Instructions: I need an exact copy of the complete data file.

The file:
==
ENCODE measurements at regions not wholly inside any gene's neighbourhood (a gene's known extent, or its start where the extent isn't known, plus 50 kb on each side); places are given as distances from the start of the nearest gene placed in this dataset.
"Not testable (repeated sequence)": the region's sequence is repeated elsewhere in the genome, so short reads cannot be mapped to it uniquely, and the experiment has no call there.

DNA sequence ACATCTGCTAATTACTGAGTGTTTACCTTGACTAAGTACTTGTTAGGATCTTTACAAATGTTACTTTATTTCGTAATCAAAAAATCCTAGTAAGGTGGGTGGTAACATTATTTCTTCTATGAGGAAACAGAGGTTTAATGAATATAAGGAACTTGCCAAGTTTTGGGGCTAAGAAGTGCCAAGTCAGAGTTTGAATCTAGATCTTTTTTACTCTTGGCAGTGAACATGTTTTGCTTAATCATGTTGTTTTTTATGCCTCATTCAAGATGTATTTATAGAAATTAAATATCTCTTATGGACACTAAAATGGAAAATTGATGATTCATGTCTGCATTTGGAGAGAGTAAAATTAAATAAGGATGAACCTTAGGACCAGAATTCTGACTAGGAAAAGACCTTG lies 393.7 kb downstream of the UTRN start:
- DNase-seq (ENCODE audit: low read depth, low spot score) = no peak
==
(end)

ENCODE measurements at regions not wholly inside any gene's neighbourhood (a gene's known extent, or its start where the extent isn't known, plus 50 kb on each side); places are given as distances from the start of the nearest gene placed in this dataset.
"Not testable (repeated sequence)": the region's sequence is repeated elsewhere in the genome, so short reads cannot be mapped to it uniquely, and the experiment has no call there.

DNA sequence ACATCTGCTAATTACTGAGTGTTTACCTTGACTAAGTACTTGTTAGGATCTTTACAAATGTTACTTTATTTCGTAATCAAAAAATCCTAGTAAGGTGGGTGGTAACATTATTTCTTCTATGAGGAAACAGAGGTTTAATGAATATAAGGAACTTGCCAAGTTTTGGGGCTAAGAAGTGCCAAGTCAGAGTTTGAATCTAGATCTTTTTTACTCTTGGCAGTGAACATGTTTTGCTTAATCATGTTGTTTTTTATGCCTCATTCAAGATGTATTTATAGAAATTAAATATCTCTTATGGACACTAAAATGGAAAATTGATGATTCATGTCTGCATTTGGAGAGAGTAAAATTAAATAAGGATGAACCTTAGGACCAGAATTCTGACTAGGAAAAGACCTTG lies 393.7 kb downstream of the UTRN start:
- DNase-seq (ENCODE audit: low read depth, low spot score) = no peak